Technically, the album sounds terrible. Musically, it's mostly serious thrash punk from 1982, with the odd spot of reggae thrown in. The lyrics are all but incomprehensible, most of the songs are under two minutes in length, and the experience could be likened to spending a day inside a concrete mixer on high speed. Yet, the experience is actually rather entertaining, if you're in the mood for some serious high-speed noise. Bad Brains hailed from Washington, D.C., and had the interesting background of having been a black jazz-rock band that decided to get into punk and thrash one day. Not exactly the normal route for a group of jazz types to go, but who's going to tell them no? This album was produced for cassette-only label ROIR, combining two of label-owner Neil Cooper's areas of interest. The tape, in fact, has become one of ROIR's best sellers, and the CD has followed suit. Basically, it's a short course in thrash -- the first five numbers are essentially sequenced back to back with each other, so you get blasted from the opening chord right through to the first reggae number without having a chance to stop. This is actually the recommend way to listen to this album. The muddy mix and odd bit of exploding timekeeping from the musicians actually adds to the ambience of the album -- the problem with some thrash bands who ended up on record was they sounded so pure, pristine, and well-mannered that one almost doubted the band could have been thought of as punk in the first place. Not so with Bad Brains -- the only time things clear up enough to hear what anyone's singing is on the reggae numbers. And they're pretty good at those, too. All in all, this is not likely to be everyone's cup of tea. It is, however, fun -- if you're in the mood -- as well as being a great document of one of the louder, faster, harder alternative moments in music history.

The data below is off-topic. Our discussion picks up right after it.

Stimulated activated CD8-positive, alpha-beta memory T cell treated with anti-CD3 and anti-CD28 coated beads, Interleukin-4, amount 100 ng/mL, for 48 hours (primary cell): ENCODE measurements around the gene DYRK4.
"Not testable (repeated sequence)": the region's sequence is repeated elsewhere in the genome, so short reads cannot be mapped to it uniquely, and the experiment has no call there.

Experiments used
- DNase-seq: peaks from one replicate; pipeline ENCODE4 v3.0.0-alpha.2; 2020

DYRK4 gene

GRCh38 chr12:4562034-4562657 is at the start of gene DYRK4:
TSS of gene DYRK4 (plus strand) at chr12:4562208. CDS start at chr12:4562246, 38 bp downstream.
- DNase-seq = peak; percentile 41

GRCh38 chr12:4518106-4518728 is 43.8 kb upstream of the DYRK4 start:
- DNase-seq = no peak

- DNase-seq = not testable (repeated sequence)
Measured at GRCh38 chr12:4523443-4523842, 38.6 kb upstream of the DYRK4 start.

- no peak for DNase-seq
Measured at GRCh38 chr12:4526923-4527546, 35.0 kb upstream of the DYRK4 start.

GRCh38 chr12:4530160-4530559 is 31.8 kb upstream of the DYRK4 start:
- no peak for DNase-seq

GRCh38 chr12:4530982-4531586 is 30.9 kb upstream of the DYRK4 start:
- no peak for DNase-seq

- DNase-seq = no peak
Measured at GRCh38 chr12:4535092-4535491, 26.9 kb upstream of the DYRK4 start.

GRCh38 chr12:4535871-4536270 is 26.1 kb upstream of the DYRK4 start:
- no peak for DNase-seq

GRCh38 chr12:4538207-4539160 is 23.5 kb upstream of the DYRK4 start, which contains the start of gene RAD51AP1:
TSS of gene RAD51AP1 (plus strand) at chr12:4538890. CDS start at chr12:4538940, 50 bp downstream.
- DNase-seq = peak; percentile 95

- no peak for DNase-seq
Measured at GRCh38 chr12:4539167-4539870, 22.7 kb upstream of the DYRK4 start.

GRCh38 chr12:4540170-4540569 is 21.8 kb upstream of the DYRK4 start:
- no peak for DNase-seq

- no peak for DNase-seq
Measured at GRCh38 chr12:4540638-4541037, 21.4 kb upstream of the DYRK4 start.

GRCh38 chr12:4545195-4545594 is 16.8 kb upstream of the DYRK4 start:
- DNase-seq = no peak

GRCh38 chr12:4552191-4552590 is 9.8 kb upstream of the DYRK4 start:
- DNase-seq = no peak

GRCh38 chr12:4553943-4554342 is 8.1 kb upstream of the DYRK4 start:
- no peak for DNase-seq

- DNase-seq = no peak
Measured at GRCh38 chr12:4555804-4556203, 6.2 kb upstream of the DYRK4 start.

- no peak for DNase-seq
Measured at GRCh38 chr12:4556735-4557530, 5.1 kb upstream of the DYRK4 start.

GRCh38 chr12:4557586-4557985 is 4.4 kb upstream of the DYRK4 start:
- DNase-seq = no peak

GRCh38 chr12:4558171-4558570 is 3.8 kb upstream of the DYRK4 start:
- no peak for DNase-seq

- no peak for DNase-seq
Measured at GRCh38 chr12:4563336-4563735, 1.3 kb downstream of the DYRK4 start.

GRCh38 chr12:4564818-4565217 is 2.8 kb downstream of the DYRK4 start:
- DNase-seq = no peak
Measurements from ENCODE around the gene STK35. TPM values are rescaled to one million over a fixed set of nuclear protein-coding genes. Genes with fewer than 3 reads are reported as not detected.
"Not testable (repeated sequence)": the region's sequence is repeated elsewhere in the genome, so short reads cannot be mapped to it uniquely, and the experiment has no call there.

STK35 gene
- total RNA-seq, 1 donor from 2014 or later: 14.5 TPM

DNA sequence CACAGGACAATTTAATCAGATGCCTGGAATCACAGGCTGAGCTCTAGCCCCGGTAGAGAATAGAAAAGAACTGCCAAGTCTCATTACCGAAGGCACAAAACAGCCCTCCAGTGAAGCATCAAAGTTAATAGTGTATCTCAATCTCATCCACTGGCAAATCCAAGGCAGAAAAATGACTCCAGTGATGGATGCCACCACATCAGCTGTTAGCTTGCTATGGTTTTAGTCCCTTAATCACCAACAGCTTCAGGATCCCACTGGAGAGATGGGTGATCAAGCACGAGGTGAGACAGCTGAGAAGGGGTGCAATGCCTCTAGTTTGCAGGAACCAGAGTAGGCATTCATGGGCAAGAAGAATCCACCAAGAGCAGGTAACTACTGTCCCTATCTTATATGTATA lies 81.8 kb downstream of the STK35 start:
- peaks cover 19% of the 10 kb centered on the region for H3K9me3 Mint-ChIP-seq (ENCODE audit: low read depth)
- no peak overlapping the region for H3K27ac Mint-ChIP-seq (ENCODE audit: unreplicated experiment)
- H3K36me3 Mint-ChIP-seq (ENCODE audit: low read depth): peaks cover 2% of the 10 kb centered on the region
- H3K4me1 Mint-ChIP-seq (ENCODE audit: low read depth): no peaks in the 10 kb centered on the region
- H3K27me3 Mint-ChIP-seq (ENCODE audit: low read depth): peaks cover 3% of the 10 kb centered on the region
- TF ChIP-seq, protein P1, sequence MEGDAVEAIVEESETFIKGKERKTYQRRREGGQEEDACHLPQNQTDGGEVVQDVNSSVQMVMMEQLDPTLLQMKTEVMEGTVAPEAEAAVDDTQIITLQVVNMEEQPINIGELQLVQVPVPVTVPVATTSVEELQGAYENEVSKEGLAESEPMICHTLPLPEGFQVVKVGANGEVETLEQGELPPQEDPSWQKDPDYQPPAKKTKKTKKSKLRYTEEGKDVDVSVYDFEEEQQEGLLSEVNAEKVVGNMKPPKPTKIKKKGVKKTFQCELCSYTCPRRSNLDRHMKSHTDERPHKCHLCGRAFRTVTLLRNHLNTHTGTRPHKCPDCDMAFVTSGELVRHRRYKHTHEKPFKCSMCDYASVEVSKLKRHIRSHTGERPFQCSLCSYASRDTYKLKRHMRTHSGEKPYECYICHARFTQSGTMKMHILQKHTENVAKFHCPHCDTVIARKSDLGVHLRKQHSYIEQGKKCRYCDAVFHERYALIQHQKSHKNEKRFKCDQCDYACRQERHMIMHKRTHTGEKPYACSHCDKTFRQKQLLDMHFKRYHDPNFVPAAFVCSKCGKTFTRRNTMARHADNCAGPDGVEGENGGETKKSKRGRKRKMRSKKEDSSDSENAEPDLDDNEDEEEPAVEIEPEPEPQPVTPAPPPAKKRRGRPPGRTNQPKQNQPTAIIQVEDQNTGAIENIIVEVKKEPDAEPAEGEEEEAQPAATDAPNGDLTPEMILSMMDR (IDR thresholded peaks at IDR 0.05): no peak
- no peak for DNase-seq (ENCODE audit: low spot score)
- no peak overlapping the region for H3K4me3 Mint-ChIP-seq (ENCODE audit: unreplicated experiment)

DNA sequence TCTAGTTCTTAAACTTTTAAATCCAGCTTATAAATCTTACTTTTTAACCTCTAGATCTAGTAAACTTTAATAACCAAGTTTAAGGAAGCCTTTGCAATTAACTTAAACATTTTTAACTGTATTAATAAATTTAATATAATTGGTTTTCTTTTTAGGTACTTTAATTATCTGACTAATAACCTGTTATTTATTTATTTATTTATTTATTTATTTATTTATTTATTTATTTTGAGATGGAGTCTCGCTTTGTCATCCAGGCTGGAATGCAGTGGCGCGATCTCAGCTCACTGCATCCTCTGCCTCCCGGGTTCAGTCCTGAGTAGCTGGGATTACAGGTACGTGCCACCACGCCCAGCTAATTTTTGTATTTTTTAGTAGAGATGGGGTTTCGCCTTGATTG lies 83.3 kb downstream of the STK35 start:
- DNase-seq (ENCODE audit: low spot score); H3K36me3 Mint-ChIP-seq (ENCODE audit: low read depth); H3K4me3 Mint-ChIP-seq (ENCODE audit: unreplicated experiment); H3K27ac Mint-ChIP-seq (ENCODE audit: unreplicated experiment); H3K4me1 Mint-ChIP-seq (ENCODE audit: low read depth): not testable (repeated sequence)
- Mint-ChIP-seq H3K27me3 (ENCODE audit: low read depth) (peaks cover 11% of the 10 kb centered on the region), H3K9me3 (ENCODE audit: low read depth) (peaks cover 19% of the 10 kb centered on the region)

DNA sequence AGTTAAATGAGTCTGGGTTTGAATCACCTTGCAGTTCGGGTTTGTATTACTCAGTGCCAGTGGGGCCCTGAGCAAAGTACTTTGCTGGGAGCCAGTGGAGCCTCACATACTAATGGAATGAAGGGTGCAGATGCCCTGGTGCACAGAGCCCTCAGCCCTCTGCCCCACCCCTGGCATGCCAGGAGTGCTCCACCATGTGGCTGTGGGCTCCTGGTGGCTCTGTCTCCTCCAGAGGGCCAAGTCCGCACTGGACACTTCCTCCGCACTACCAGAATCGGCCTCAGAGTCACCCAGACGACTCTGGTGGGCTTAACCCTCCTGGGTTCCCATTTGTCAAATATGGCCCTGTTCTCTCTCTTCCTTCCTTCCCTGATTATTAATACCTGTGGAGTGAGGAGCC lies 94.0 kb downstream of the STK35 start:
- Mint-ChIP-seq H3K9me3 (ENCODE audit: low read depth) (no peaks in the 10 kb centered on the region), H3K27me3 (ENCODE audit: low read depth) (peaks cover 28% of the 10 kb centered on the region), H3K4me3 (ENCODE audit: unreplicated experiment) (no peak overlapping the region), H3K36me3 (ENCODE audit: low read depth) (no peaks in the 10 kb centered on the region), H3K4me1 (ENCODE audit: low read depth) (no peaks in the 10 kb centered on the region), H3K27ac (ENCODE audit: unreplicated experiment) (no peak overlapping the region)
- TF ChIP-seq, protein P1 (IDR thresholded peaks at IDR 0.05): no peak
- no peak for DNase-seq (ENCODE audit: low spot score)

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AllMusic Review by Steven McDonald